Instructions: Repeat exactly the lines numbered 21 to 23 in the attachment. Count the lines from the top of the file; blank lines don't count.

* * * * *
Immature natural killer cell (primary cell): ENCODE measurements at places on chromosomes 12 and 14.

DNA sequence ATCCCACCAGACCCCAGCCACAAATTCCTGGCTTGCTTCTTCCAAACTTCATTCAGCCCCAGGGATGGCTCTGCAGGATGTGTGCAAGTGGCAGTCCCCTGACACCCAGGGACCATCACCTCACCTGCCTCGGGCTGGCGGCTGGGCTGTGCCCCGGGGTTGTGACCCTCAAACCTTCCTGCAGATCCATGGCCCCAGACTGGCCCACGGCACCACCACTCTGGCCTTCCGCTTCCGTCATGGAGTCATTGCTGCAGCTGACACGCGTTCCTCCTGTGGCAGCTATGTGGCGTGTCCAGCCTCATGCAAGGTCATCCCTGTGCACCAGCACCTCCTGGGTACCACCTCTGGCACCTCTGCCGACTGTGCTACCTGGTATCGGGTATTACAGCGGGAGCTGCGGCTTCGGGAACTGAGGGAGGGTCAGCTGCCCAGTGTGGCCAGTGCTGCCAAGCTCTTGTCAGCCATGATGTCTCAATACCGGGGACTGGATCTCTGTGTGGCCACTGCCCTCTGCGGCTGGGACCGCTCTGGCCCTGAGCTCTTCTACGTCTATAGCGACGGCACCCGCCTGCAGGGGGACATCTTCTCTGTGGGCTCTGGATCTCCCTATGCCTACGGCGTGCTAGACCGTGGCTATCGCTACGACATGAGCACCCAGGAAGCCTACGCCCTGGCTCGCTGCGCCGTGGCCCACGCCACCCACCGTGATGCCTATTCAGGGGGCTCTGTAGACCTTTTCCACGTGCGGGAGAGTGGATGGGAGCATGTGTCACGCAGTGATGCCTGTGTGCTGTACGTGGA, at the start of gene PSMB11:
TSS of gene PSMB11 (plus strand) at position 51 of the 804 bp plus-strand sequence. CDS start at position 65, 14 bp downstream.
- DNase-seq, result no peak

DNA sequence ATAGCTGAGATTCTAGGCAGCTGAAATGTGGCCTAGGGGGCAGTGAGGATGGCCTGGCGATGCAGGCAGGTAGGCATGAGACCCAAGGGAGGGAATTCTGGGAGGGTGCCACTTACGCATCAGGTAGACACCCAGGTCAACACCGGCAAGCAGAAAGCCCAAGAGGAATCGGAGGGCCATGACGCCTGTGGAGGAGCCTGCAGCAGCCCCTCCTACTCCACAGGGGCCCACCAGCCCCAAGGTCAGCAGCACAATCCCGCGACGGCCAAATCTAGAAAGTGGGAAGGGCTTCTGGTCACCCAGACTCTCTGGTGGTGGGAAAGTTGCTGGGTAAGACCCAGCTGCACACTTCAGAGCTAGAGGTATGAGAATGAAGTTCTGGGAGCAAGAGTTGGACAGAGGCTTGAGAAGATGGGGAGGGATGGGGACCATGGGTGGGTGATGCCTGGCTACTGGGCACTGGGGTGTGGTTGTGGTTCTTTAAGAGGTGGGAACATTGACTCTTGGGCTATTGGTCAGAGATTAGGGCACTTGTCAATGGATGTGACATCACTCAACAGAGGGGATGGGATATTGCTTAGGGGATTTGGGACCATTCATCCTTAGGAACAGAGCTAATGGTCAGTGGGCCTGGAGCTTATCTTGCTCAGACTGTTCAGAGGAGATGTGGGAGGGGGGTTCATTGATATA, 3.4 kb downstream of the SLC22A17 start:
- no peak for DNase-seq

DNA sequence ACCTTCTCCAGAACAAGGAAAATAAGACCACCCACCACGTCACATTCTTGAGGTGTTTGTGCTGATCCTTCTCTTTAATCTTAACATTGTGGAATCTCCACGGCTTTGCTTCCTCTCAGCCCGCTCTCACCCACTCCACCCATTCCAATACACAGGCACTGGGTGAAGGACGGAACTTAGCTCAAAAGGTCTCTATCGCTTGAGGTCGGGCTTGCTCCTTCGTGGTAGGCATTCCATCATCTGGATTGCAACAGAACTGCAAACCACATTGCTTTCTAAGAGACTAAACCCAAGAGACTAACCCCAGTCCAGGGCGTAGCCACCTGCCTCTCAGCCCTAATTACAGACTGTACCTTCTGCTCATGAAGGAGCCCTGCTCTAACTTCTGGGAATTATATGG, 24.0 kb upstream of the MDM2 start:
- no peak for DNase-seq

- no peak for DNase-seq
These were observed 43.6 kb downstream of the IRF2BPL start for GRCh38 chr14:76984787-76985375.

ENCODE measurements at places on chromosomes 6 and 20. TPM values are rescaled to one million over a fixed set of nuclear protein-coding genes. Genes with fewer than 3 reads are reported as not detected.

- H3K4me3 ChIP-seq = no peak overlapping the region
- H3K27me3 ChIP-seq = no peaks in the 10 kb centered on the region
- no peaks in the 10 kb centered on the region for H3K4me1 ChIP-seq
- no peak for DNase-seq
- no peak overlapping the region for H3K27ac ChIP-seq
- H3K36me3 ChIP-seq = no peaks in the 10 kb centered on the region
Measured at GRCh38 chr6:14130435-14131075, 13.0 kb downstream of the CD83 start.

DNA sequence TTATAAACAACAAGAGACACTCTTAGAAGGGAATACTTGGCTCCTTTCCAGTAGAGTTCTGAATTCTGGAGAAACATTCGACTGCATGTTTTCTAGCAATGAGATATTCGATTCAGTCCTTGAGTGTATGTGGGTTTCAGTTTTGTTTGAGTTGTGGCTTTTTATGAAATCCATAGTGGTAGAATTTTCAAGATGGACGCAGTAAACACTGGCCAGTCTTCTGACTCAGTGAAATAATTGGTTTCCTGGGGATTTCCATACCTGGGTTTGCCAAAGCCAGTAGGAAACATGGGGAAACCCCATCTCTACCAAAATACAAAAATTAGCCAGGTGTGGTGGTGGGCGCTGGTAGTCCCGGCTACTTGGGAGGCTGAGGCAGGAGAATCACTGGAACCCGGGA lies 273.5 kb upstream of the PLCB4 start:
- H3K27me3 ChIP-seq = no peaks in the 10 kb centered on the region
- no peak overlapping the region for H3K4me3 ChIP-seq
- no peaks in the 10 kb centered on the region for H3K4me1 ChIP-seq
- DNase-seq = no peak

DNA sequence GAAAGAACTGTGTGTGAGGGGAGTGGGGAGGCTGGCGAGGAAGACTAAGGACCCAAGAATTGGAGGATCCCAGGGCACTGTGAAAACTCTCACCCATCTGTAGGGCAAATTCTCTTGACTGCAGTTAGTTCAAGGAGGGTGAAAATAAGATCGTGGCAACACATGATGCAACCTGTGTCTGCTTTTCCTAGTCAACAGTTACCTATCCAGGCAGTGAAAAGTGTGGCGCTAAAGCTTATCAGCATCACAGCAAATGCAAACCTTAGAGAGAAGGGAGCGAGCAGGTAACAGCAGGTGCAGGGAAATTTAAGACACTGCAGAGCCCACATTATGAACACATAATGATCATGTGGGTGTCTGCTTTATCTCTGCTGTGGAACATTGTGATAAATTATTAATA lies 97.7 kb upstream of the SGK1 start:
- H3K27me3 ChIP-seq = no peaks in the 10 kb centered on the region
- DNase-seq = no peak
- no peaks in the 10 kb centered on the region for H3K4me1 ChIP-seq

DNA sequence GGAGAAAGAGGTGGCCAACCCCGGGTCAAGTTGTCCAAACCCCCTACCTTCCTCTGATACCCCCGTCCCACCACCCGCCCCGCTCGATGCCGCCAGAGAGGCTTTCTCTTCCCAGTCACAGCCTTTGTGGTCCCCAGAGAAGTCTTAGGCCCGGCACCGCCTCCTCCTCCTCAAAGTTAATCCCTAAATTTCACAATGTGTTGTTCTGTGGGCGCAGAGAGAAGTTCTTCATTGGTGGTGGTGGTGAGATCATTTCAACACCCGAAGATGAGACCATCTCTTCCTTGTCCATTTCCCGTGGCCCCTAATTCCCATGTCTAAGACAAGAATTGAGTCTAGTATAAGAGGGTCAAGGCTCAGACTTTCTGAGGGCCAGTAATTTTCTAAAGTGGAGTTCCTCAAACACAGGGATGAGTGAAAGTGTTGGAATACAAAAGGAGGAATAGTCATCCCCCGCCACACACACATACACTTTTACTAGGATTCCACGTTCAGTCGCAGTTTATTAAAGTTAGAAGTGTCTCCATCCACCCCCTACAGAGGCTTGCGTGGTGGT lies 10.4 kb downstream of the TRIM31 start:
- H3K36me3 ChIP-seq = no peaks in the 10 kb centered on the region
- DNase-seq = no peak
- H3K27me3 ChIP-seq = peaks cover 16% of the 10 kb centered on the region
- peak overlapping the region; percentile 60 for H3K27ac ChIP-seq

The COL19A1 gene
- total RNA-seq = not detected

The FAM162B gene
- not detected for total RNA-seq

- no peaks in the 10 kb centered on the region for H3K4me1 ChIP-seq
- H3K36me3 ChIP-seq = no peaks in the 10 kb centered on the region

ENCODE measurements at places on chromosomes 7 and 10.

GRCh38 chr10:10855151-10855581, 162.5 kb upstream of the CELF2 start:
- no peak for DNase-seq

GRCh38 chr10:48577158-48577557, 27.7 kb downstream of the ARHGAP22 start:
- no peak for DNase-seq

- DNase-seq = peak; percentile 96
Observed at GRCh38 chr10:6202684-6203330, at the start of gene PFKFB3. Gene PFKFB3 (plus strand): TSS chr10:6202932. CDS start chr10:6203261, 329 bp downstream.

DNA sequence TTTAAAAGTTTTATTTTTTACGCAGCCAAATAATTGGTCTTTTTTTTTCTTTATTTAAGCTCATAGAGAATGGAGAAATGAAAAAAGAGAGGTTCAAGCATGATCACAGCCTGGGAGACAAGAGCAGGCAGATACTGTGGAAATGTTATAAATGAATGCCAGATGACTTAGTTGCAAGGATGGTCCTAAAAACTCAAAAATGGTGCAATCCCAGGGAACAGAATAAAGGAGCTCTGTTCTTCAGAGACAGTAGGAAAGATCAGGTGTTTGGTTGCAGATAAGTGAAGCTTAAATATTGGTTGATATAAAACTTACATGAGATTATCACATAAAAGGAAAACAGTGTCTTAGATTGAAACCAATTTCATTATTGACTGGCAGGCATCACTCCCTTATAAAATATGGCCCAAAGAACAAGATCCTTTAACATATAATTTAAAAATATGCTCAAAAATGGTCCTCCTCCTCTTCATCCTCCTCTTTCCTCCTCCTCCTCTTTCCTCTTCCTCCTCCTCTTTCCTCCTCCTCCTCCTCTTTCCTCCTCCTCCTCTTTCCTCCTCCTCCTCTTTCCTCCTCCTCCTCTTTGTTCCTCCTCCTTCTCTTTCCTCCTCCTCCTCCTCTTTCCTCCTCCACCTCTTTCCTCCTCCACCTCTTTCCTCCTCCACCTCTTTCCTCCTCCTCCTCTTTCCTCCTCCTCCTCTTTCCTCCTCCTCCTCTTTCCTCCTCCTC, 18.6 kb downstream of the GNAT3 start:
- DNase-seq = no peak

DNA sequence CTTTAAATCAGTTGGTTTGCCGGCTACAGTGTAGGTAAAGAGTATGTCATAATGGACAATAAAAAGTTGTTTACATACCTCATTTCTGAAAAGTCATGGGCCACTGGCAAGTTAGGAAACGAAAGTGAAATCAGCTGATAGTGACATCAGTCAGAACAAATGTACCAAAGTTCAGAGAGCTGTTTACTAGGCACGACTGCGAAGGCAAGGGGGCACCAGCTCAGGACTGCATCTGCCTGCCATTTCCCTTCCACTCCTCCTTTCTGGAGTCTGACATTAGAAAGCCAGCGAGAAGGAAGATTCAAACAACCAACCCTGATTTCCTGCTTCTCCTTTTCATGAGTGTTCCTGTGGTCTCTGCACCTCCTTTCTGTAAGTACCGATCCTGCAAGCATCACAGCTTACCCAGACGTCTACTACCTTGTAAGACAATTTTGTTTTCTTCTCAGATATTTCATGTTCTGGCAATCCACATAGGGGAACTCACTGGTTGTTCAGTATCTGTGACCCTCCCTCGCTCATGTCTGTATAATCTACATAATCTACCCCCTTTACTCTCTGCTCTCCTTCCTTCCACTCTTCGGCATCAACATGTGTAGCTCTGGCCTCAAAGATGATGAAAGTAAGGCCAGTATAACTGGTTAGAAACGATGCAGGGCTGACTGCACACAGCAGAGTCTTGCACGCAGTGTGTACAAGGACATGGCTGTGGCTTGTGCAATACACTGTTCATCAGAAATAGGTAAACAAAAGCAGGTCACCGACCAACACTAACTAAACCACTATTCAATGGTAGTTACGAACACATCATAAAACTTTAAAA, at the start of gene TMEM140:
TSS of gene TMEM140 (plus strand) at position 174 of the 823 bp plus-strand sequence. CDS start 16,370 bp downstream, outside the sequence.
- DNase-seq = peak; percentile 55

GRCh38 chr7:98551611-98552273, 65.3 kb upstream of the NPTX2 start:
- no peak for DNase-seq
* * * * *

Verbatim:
- no peak overlapping the region for H3K4me3 ChIP-seq
- no peaks in the 10 kb centered on the region for H3K4me1 ChIP-seq
- DNase-seq = no peak